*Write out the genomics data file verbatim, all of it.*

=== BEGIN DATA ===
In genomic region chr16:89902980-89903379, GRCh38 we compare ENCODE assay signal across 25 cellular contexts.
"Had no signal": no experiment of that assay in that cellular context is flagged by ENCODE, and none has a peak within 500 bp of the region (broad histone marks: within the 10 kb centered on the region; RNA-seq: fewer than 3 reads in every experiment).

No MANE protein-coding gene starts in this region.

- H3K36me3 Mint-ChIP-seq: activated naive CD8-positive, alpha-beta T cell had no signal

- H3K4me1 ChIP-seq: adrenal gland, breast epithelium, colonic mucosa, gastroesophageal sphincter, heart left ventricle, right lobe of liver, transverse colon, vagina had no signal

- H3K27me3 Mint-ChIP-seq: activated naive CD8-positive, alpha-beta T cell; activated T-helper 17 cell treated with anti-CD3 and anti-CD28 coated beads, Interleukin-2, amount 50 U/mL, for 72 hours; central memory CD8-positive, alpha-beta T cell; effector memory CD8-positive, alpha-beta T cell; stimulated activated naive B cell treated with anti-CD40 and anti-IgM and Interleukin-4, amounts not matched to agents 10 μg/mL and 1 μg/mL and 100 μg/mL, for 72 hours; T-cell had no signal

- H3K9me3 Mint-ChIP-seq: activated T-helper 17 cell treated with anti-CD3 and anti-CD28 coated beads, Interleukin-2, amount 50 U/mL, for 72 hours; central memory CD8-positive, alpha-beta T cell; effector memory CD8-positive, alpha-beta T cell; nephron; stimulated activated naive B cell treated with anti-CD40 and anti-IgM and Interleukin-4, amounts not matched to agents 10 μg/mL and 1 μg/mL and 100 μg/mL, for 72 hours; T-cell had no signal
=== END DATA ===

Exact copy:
In genomic region chr16:89902980-89903379, GRCh38 we compare ENCODE assay signal across 25 cellular contexts.
"Had no signal": no experiment of that assay in that cellular context is flagged by ENCODE, and none has a peak within 500 bp of the region (broad histone marks: within the 10 kb centered on the region; RNA-seq: fewer than 3 reads in every experiment).

No MANE protein-coding gene starts in this region.

- H3K36me3 Mint-ChIP-seq: activated naive CD8-positive, alpha-beta T cell had no signal

- H3K4me1 ChIP-seq: adrenal gland, breast epithelium, colonic mucosa, gastroesophageal sphincter, heart left ventricle, right lobe of liver, transverse colon, vagina had no signal

- H3K27me3 Mint-ChIP-seq: activated naive CD8-positive, alpha-beta T cell; activated T-helper 17 cell treated with anti-CD3 and anti-CD28 coated beads, Interleukin-2, amount 50 U/mL, for 72 hours; central memory CD8-positive, alpha-beta T cell; effector memory CD8-positive, alpha-beta T cell; stimulated activated naive B cell treated with anti-CD40 and anti-IgM and Interleukin-4, amounts not matched to agents 10 μg/mL and 1 μg/mL and 100 μg/mL, for 72 hours; T-cell had no signal

- H3K9me3 Mint-ChIP-seq: activated T-helper 17 cell treated with anti-CD3 and anti-CD28 coated beads, Interleukin-2, amount 50 U/mL, for 72 hours; central memory CD8-positive, alpha-beta T cell; effector memory CD8-positive, alpha-beta T cell; nephron; stimulated activated naive B cell treated with anti-CD40 and anti-IgM and Interleukin-4, amounts not matched to agents 10 μg/mL and 1 μg/mL and 100 μg/mL, for 72 hours; T-cell had no signal